Masako is about to finish a six-month course of chemotherapy, but her prognosis remains uncertain. Meanwhile, James’s liver failure and cirrhosis seem to have spontaneously cured themselves once he stopped drinking–a contrast of which the daughters, even more than the preternaturally serene Masako, are heartbreakingly aware. (One of the play’s central ironies is that the undeserving James receives the miracle that the resolutely positive, strong, and loving Masako should get. Fair point, but we hear about this miracle four times: once from Hiro, twice from Sophie, and once from James himself.)
All the characters seem a little too uncannily aware of, and able to express, their own emotional states. Even James, who we are told is temperamentally a man of few words, one who’s never been able to tell his family how he feels, is in AA and seems to really relish his moments of confession. (His monologues of AA testimony punctuate the play.) John, not even involved in this family dynamic, is a man of considerable transparency, with seemingly no filter on either his positive or negative emotions.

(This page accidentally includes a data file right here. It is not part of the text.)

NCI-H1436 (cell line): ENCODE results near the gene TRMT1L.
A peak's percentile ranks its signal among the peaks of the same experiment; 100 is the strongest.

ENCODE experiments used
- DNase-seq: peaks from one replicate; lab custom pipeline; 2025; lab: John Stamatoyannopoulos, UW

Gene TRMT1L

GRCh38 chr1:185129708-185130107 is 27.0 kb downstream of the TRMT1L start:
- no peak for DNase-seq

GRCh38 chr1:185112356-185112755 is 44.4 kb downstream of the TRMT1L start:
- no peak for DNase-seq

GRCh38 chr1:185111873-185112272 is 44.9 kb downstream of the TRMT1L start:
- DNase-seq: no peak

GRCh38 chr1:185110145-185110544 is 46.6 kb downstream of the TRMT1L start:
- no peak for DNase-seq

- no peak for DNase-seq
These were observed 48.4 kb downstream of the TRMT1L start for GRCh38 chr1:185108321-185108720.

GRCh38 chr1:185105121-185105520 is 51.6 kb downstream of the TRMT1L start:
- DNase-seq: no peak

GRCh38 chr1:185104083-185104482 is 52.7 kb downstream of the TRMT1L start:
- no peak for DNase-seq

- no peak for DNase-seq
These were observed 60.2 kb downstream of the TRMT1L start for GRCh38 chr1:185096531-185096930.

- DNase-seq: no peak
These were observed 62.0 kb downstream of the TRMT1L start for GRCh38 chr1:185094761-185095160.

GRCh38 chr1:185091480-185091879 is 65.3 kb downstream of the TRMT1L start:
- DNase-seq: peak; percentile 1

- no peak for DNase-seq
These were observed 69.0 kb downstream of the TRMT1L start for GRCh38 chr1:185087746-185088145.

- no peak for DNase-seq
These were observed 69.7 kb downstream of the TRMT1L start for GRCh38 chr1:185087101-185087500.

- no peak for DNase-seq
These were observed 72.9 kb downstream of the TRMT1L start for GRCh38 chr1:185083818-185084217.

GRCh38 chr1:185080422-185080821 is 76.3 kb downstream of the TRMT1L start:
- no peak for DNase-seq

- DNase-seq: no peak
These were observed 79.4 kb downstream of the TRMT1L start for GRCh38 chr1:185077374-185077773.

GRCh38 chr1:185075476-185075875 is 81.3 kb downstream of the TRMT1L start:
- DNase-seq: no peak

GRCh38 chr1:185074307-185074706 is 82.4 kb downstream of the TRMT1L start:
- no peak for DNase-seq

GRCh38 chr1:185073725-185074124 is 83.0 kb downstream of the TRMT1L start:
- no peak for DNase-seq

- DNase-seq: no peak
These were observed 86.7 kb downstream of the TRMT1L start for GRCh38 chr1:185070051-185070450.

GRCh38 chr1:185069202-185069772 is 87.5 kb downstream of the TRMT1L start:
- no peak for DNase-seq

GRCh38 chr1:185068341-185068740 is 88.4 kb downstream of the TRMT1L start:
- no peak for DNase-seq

There are so many moments that could have more impact if treated with more restraint, if both the audience and the excellent ensemble were trusted to read subtext rather than being spoon-fed each emotional beat. To be sure, the characters are in a moment of crisis, buoyed by the clarity and the desperation of both facing death and trying to make up for a lifetime of mistakes. Still, crisis doesn’t magically give people self-knowledge, or eloquence, as it too often seems to here. The patterns and symmetries, too, start to feel schematic: John’s strong parenting juxtaposed against James’s failures; Hiro’s life of lonely financial success elsewhere against Sophie’s staying home, settling down, and struggling financially; James’s miracle cure against Masako’s brutal struggle. And what should be one of the play’s most heartbreaking moments is so thoroughly foreshadowed–explained almost word for word a few scenes earlier–that its resolution feels contrived rather than satisfying.